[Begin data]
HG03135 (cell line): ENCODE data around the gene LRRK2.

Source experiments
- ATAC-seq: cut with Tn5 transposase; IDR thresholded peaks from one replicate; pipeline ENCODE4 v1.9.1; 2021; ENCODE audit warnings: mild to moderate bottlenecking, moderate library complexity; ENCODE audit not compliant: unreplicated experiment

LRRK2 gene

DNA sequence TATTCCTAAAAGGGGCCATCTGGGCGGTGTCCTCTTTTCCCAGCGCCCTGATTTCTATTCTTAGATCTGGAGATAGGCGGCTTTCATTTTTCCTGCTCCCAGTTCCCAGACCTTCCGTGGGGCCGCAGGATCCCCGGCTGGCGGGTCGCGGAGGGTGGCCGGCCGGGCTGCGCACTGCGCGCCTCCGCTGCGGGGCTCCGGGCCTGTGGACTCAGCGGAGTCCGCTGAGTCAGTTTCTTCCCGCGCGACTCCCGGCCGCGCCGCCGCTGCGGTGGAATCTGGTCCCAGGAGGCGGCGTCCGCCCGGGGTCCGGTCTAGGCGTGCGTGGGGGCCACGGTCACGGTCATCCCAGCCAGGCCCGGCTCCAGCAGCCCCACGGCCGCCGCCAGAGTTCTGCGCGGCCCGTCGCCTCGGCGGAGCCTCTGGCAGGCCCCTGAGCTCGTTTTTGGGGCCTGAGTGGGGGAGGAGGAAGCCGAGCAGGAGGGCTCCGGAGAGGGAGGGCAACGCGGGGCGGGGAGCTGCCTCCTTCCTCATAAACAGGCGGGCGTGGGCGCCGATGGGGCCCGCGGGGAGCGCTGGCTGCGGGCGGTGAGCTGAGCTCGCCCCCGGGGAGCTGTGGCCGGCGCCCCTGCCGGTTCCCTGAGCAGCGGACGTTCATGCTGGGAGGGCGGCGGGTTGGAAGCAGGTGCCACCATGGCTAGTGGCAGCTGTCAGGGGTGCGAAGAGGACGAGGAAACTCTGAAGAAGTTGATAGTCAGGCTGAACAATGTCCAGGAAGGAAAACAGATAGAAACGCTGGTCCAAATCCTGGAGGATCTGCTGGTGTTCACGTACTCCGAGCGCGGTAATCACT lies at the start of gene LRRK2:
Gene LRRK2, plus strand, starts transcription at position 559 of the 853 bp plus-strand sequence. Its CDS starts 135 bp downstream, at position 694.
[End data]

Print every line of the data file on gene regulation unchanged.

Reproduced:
HG03135 (cell line): ENCODE data around the gene LRRK2.

Source experiments
- ATAC-seq: cut with Tn5 transposase; IDR thresholded peaks from one replicate; pipeline ENCODE4 v1.9.1; 2021; ENCODE audit warnings: mild to moderate bottlenecking, moderate library complexity; ENCODE audit not compliant: unreplicated experiment

LRRK2 gene

DNA sequence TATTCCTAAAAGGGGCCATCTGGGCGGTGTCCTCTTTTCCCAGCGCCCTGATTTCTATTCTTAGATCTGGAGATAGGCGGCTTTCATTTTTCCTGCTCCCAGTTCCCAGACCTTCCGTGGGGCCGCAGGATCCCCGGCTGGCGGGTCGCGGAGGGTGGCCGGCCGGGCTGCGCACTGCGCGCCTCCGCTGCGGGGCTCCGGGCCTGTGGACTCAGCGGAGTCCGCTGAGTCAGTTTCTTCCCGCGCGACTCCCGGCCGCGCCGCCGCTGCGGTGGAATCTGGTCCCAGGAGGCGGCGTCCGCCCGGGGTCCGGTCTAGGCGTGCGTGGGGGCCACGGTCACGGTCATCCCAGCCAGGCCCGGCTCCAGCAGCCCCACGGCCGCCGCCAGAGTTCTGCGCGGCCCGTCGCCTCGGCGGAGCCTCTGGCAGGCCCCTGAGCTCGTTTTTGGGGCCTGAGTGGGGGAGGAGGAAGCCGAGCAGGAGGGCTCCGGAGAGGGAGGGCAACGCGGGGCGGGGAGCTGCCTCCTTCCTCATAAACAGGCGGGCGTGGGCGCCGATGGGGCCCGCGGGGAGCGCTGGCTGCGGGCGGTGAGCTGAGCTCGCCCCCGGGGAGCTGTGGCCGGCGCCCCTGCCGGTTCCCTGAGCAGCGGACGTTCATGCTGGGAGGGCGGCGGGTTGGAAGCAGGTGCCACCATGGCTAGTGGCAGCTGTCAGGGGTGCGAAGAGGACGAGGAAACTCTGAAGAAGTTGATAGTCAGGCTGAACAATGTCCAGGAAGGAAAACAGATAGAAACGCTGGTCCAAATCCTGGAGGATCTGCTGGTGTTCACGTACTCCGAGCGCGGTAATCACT lies at the start of gene LRRK2:
Gene LRRK2, plus strand, starts transcription at position 559 of the 853 bp plus-strand sequence. Its CDS starts 135 bp downstream, at position 694.